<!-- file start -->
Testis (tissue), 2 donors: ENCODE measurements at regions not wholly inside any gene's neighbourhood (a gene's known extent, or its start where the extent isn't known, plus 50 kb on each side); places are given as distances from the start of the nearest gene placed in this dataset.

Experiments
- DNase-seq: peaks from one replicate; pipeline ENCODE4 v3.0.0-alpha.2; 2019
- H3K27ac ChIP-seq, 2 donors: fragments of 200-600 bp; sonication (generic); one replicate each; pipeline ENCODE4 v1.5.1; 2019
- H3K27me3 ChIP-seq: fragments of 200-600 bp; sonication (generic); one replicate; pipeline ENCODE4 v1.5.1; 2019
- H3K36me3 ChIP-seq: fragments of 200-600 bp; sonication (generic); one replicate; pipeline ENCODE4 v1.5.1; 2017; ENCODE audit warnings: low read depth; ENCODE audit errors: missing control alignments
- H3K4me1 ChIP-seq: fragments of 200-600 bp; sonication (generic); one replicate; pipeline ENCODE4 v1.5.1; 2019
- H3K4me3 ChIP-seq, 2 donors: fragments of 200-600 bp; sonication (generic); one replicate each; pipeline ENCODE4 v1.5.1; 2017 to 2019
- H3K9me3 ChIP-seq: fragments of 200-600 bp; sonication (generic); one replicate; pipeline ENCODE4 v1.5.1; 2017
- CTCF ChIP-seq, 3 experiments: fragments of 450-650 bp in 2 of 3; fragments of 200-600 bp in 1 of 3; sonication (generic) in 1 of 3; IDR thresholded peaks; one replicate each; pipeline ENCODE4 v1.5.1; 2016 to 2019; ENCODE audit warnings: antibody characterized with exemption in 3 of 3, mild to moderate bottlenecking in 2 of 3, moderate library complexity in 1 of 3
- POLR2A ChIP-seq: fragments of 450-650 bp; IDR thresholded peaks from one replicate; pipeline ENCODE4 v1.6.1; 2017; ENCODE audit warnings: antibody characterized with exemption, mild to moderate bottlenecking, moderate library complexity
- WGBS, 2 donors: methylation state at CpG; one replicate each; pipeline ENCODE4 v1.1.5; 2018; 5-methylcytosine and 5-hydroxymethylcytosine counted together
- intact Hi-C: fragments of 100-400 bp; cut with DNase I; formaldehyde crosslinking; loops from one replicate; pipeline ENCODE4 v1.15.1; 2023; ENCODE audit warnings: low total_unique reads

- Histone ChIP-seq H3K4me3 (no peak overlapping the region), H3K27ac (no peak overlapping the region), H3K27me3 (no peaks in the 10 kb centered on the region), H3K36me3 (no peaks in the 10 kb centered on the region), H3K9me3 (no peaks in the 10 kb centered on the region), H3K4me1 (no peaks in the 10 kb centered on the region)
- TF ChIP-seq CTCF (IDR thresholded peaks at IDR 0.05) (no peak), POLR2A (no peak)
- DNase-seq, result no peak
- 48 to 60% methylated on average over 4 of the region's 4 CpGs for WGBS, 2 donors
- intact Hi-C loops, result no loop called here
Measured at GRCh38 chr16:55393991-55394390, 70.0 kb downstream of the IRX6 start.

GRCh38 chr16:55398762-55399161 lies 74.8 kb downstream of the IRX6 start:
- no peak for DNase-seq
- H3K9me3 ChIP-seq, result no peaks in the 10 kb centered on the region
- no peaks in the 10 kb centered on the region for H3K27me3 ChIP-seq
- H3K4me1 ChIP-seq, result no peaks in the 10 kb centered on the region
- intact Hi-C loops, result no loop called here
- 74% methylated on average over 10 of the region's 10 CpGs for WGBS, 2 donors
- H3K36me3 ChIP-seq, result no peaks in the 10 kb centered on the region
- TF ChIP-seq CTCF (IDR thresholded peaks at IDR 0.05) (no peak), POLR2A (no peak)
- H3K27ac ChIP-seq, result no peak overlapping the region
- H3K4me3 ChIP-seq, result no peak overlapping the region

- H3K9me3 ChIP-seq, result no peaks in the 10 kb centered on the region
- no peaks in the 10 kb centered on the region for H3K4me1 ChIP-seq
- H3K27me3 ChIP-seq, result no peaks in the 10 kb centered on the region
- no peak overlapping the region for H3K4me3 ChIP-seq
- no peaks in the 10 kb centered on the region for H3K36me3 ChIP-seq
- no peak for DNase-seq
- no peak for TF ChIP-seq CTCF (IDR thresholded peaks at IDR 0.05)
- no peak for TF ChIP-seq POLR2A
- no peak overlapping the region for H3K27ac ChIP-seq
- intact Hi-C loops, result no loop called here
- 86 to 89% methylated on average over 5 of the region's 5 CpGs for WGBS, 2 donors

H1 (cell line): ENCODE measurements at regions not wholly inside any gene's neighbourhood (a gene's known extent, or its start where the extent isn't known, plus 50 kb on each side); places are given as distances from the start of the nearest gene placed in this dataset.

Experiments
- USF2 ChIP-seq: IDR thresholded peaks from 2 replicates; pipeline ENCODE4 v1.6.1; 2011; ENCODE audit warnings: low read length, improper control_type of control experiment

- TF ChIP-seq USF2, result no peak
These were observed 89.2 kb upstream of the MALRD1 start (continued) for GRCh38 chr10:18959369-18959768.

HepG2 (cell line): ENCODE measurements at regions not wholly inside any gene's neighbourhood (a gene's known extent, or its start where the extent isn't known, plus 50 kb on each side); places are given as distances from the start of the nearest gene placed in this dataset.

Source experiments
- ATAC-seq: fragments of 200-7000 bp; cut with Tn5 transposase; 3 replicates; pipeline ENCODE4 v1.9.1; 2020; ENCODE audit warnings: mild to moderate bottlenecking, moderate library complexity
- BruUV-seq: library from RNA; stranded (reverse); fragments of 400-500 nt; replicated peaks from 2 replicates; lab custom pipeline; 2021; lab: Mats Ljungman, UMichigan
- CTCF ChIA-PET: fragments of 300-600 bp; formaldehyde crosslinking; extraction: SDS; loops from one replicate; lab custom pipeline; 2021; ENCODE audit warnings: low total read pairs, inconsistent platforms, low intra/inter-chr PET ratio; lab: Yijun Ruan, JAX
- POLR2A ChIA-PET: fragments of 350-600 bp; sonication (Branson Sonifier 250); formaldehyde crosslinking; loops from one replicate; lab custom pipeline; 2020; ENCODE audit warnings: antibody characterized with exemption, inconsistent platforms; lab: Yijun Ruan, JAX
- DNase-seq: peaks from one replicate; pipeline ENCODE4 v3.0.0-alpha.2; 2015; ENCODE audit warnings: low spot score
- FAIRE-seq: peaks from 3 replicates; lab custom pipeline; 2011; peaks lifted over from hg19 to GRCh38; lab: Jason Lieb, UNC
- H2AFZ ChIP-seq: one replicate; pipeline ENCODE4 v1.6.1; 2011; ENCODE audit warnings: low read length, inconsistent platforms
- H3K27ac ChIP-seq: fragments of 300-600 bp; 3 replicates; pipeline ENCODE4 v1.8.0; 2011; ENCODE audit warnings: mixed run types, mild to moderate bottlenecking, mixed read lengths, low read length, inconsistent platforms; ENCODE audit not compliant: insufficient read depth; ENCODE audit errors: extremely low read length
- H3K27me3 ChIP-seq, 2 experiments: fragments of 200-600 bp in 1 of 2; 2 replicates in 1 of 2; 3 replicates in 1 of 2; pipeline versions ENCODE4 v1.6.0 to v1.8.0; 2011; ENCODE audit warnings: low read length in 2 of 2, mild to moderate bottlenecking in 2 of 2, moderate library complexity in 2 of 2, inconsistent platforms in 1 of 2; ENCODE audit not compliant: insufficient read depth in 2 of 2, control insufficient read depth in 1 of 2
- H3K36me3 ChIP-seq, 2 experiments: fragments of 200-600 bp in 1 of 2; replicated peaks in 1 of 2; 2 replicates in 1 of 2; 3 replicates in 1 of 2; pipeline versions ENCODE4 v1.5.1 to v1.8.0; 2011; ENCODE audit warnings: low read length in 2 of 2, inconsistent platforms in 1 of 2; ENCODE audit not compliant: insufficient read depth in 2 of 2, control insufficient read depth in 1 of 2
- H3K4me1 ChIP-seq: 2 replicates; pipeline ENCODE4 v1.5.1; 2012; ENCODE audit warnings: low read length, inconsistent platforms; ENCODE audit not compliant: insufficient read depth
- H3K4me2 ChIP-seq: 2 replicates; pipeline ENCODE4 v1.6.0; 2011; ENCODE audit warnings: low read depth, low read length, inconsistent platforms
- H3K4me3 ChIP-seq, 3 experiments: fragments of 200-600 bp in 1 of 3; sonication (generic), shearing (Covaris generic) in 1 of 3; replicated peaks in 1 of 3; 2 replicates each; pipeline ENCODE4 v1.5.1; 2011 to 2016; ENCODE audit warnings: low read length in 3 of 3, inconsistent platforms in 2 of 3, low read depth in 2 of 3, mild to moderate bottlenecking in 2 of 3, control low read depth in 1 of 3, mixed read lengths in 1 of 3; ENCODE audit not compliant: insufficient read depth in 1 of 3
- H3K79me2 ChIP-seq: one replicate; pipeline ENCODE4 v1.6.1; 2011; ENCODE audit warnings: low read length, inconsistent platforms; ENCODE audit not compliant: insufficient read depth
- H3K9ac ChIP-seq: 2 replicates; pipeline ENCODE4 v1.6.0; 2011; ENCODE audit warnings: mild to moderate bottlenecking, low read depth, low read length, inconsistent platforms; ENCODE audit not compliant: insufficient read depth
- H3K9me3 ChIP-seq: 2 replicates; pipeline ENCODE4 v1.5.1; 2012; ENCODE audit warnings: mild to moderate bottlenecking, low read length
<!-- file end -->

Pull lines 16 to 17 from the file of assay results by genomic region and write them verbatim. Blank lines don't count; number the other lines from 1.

- DNase-seq, result no peak
- 48 to 60% methylated on average over 4 of the region's 4 CpGs for WGBS, 2 donors